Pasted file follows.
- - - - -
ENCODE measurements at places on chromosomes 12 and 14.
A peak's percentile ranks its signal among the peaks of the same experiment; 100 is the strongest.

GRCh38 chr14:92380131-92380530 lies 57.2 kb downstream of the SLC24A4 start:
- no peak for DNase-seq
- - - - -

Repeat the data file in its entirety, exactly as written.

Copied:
ENCODE measurements at places on chromosomes 12 and 14.
A peak's percentile ranks its signal among the peaks of the same experiment; 100 is the strongest.

GRCh38 chr14:92380131-92380530 lies 57.2 kb downstream of the SLC24A4 start:
- no peak for DNase-seq